The overall impression you get from listening to the eight immaculately crafted pieces on this album is that it feels a little like living in a world which is enveloped in a comforting cloud comprising Wish You Were Here and Hergest Ridge…
Nova Cascade are a name that many people, even those keen to keep track of the modern contemporary prog scene, might not have come across. That’s a shame, because they are a band who plough a furrow which, while it may not break new ground, is pleasingly out of step with the herd in terms of what is being produced in large numbers elsewhere. The band have been described – and sometimes even by themselves – as ‘ambient prog’, but I only partially agree. To me, labelling anything with the word ‘ambient’ only conjures up ghastly new-age wallpaper music or the kind of pretentious piffle that Brian Eno has been known to serve up when it has suited him. No, there is far more substance to Nova Cascade than stuff that might be played in an elevator or as quiet background music in an Indian restaurant after the pubs close!
Obviously, labels and descriptions are only useful up to a point, before becoming merely false restrictions imposed on the music, but they’re fun to play with anyway, so how would I describe Nova Cascade to someone of the many who haven’t yet listened to them? Well, despite the negative connotations, that ‘ambient prog’ tag does have some merit to it, but I would prefer to throw in words such as ‘languid’, ‘relaxed’ and – oh, what the hell, let’s go for it – ‘Floydian soundscapes’! Because the overall impression you get from listening to the eight immaculately crafted pieces on this album is that it feels a little like living in a world which is enveloped in a comforting cloud comprising Wish You Were Here and Hergest Ridge. It’s far from ambient in the negative sense, but everything is meticulously planned to take its place in the aural sculpture the band assemble like a musical house of cards, with no room for anything big or too obtrusive until the precise moment when that contrast is needed. It’s put together with almost surgical precision, and it manages to walk that tightrope of unfolding its pleasures at its own comfortable rate yet not boring the listener.
Take two of the tracks here as examples: There Is Always A Way and The Hill. Neither are overlong pieces, but both develop with a practised langour before reaching just the tipping point when something has to happen, when just at that moment Eric Bouilette’s soaring lead guitar comes in like the glorious parting of the clouds to dispel a fog of ennui. It’s just right, and all the more effective for tricks like that not being over-used. It’s the precise opposite to the sort of musical 18-rated self-gratification purveyed by the likes of Steve Vai or Yngwie Malmsteen. Subtlety and restraint is the order of the day. You have to be in the right receptive mood for it, certainly – this won’t work if you’re getting ready to go out on the tiles (do people still DO that?) and need something to get you bouncing. In that case, reach for Deep Purple In Rock or Led Zeppelin IV – but if you’re driving home after a long day and you want something to speak to you as it soothes your synapses, this is the puppy for you.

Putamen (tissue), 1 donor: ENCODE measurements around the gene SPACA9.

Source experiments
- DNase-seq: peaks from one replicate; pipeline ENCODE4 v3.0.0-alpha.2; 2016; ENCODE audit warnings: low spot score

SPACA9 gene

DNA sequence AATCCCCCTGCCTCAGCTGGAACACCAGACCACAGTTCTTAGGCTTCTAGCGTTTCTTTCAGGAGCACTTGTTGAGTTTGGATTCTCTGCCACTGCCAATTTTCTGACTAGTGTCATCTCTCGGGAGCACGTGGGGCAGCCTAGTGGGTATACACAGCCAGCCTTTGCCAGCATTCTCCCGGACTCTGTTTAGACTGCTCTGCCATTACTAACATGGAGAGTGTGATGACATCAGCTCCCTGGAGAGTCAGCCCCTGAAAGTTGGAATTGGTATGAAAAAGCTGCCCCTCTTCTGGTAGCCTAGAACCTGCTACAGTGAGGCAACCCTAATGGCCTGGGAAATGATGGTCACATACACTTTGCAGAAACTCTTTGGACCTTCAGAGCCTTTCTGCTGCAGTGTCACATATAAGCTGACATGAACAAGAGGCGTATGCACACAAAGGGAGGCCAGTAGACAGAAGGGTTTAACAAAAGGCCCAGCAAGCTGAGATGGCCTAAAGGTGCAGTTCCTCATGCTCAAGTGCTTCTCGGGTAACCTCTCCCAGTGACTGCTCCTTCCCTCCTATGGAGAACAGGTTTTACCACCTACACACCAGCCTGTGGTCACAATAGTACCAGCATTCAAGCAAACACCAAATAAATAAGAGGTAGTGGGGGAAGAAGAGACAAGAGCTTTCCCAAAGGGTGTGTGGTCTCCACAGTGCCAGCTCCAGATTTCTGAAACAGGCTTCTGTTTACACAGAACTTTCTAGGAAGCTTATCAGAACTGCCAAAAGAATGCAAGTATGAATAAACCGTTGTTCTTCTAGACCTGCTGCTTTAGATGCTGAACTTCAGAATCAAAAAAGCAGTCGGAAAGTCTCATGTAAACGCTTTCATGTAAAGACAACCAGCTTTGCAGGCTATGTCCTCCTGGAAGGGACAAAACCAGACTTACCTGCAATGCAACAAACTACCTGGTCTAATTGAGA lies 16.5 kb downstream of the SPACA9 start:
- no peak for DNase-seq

The centrepiece is undoubtedly the longest track, the ten-minute title piece. This is where the guys show just how much they have listened to Wish You Were Here over the years, as the first five minutes are a virtual invocation of that seminal album’s spirit; the lazy grandeur of Shine On You Crazy Diamond clashing with the industrial urgency of Welcome To The Machine to create a mesmerising whole. After this, some sublime acoustic guitar takes centre stage, once again from that man Bouilette, before leading into an orchestral sound to bolster the grand finale. It’s a great piece, and stands in nice relief from the rest of the record.
Mostly the album is instrumental, but there are a few vocal tracks – although even then the lyrics are sparse and delivered in an almost diffident tone, as if the voice is more of another instrumental texture than the focal point. There are some echoes of prime Radiohead or latter-day Marillion in these moments. The whole mood is matched perfectly by the beautifully evocative cover artwork, and the visual delights of the lovingly crafted booklet. It’s also not a long album, which is a very wise move, as this sort of material is best appreciated all in one sitting and is strongest at the old vinyl length. 40 minutes or so was perfect for Mike Oldfield, and it’s perfect here.
Don’t come here to get your prog-metal kicks, that’s rule number one. Remember the band We’ve Got A Fuzzbox And We’re Gonna Use It? Well, Nova Cascade could go out under the name We Haven’t Got A Fuzzbox And Have No Plans To Get One. The name of the game is ‘less can be more’, and it’s done pretty impressively here. Elevator music? Well, I guess you could feed it into the lift in a building if you wanted to. But be warned, if you pipe the title track in there, I’m going up and down for ten minutes so I can hear the whole thing, and that would just make me late, wouldn’t it?
Bottom line? Ambience doesn’t necessarily correlate to ambient. This album has tons of the former, but it really isn’t the latter. Sink in and see for yourself…